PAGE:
First death from starvation reported in blockade-struck Nagorno-Karabakh 

15 August 2023
An empty supermarket in Stepanakert. Photo: Ani Balayan/CivilNet.

The authorities in Nagorno-Karabakh have reported that a 40-year-old man has starved to death in the eighth month of the region’s blockade by Azerbaijan. 

In a statement on Tuesday evening, the Human Rights Defender’s Office said that K Hovhannisyan had died of ‘chronic malnutrition’ and ‘protein and energy deficiency’. The statement was accompanied by a photo of an emaciated body [warning: link contains graphic imagery] purportedly that of Hovhannisyan.

The Human Rights Defender’s Office laid the blame for Hovhannisyan’s death squarely on Azerbaijan, calling it one of the ‘catastrophic consequences of the ongoing 8-month-long blockade of Artsakh [Nagonro-Karabakh] by Azerbaijan’.

The statement added that the impact of the blockade on the public health sector ‘primarily affects the health situation of the most vulnerable groups of the society — children, pregnant women, people with chronic diseases, people with disabilities, and older persons’. 

Nagorno-Karabakh’s population of around 120,000 people have not been able to leave or enter the region since mid-December, when Azerbaijani government-backed protesters, later replaced by a border checkpoint, blocked the Lachin Corridor, the only road connecting Nagorno-Karabakh to Armenia. Supplies to the region have also been intermittently blocked, with the humanitarian aid previously delivered by the Red Cross and Russian peacekeeping forces halted since mid-June, leading to acute shortages of food and medicine.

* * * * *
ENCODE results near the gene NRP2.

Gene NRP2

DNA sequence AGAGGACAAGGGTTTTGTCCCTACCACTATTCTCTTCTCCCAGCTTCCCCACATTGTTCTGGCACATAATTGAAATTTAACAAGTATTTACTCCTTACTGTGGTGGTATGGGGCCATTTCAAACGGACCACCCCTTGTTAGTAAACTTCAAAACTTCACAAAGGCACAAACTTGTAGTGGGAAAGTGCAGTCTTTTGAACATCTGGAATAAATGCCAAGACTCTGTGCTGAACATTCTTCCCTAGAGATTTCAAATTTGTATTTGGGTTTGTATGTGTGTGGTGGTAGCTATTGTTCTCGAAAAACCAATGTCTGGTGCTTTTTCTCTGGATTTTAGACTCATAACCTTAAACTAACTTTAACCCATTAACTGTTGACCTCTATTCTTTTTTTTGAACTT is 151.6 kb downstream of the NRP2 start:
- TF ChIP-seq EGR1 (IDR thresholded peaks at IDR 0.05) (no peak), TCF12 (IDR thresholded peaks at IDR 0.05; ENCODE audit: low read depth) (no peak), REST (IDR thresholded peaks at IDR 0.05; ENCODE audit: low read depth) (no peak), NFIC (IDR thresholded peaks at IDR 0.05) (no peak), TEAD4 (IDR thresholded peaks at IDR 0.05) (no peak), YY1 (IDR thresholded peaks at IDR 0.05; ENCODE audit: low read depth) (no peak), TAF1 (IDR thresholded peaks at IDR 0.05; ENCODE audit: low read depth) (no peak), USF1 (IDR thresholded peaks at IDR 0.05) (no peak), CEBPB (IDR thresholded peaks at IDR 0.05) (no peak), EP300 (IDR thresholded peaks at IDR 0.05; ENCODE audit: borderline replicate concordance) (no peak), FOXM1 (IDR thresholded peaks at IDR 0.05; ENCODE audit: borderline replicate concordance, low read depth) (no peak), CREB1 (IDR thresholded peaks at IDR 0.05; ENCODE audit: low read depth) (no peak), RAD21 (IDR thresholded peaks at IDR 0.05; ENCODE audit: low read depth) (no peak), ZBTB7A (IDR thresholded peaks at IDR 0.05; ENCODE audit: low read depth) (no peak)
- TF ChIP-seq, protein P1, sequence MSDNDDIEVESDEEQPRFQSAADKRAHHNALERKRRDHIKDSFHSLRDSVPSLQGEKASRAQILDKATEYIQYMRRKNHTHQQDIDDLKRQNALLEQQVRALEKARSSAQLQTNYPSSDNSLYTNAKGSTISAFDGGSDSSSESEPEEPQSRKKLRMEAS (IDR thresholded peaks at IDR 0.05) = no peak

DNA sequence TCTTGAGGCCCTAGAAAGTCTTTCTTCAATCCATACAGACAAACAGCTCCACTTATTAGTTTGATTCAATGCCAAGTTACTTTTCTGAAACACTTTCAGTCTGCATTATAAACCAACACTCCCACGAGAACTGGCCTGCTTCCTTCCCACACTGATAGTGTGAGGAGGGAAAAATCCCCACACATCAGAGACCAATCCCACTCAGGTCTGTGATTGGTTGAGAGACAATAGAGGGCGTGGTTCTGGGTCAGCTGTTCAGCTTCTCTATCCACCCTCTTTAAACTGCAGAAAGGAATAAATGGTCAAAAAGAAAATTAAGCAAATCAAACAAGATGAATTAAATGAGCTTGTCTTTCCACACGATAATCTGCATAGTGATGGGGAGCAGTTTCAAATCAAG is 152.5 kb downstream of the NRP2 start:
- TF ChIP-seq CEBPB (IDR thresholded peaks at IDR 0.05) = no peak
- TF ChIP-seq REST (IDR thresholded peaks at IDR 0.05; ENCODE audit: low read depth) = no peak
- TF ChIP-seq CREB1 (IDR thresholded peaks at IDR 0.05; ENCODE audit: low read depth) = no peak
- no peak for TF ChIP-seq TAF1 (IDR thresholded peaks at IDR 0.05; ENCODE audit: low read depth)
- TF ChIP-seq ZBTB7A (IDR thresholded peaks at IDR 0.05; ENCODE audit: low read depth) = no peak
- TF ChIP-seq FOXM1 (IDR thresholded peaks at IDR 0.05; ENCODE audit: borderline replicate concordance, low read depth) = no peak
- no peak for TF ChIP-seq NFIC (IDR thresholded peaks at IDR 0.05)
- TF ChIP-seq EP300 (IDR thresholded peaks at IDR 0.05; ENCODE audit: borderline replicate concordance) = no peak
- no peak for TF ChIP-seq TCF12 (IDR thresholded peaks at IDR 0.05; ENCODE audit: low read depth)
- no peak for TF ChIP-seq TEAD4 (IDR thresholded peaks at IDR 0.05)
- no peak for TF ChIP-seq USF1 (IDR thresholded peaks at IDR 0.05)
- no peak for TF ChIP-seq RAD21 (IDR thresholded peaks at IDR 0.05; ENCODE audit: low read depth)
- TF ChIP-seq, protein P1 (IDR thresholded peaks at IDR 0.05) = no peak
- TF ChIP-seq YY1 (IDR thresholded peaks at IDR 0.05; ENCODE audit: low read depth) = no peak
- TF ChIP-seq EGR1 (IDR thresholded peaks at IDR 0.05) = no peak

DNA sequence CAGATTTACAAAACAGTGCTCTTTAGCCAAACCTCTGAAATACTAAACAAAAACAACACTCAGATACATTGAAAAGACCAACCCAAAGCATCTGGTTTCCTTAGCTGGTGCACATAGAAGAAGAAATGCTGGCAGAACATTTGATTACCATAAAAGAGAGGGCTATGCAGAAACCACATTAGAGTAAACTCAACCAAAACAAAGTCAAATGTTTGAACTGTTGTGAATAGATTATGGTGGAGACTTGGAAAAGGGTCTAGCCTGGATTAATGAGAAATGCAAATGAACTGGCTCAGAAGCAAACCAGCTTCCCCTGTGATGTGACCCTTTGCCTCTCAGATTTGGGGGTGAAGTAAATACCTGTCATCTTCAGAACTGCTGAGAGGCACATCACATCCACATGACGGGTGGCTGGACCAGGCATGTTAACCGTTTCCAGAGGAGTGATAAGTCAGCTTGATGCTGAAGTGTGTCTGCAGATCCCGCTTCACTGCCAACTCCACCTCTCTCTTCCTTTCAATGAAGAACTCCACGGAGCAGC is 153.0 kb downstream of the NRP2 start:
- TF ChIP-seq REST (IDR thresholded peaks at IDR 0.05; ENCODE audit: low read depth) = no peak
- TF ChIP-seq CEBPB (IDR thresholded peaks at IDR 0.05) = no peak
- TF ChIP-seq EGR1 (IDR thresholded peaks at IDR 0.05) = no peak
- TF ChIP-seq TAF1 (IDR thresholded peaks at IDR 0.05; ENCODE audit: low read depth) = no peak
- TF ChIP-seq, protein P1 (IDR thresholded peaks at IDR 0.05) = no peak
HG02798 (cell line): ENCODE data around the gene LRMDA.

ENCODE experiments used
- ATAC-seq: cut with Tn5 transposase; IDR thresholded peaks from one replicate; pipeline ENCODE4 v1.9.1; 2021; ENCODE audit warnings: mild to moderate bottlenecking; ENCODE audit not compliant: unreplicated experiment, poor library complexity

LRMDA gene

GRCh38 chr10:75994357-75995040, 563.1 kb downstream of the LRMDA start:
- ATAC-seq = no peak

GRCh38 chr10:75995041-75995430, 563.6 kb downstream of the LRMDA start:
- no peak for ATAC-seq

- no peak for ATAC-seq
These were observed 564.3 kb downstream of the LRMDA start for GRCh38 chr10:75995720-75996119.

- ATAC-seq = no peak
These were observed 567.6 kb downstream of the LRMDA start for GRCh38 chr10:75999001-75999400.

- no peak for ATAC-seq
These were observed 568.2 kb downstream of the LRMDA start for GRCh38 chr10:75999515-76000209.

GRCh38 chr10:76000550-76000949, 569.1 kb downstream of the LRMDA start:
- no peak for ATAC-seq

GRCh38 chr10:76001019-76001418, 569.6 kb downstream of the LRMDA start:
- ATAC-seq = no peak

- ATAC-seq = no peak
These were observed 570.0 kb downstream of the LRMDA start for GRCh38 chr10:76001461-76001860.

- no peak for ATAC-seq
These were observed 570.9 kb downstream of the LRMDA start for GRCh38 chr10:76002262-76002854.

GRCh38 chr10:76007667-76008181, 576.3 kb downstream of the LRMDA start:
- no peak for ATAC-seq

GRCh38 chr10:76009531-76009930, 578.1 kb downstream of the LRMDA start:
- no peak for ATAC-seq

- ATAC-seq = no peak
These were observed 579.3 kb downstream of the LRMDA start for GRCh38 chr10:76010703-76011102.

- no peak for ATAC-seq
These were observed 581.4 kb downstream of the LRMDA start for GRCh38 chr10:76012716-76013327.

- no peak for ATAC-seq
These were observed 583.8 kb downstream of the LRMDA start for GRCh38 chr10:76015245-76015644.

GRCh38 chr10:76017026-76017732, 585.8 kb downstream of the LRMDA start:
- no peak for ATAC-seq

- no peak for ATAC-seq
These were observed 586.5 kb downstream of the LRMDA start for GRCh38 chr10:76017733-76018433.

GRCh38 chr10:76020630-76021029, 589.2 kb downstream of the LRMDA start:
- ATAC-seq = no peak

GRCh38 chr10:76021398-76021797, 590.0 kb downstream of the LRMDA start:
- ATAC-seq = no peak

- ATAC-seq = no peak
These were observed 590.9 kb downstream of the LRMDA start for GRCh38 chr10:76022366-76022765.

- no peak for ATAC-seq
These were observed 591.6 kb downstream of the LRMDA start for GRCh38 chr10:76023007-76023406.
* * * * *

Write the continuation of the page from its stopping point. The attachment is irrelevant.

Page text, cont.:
The absence of fuel and electricity supplies from Armenia has also led to rolling blackouts and the suspension of public transport, cutting settlements off from each other. 

While residents in rural areas have in part used agricultural lands to meet their needs, supermarkets in the capital Stepanakert have remained bare, with supplies from villages unable to reach the city due to the lack of fuel. 


The suspension of waste collection due to the fuel shortage has also raised concerns of a possible epidemic in Stepanakert, as waste piles up in the summer heat. 

Azerbaijan denies blocking the Lachin Corridor and also insists that supplies could be delivered from Azerbaijani-held Aghdam, a proposal dismissed as untenable by Stepanakert and Yerevan.

A number of Western countries and international organisations have called on Azerbaijan to lift the blockade and restore free passage of people and goods, one of the stipulations of the 2020 ceasefire agreement. 

Following Hovhannisyan’s death on Tuesday, Armenia’s Ambassador-at-large, Edmon Marukyan, called on the international community to ‘take action’ to prevent the ‘ethnic cleansing’ of Nagorno-Karabakh’s Armenian population.

‘We were warning about this on a daily basis for already 8 months’, Marukyan wrote.

The UN Security Council is due to hold an urgent meeting on Wednesday to discuss the situation.

 For ease of reading, we choose not to use qualifiers such as ‘de facto’, ‘unrecognised’, or ‘partially recognised’ when discussing institutions or political positions within Abkhazia, Nagorno-Karabakh, and South Ossetia. This does not imply a position on their status.

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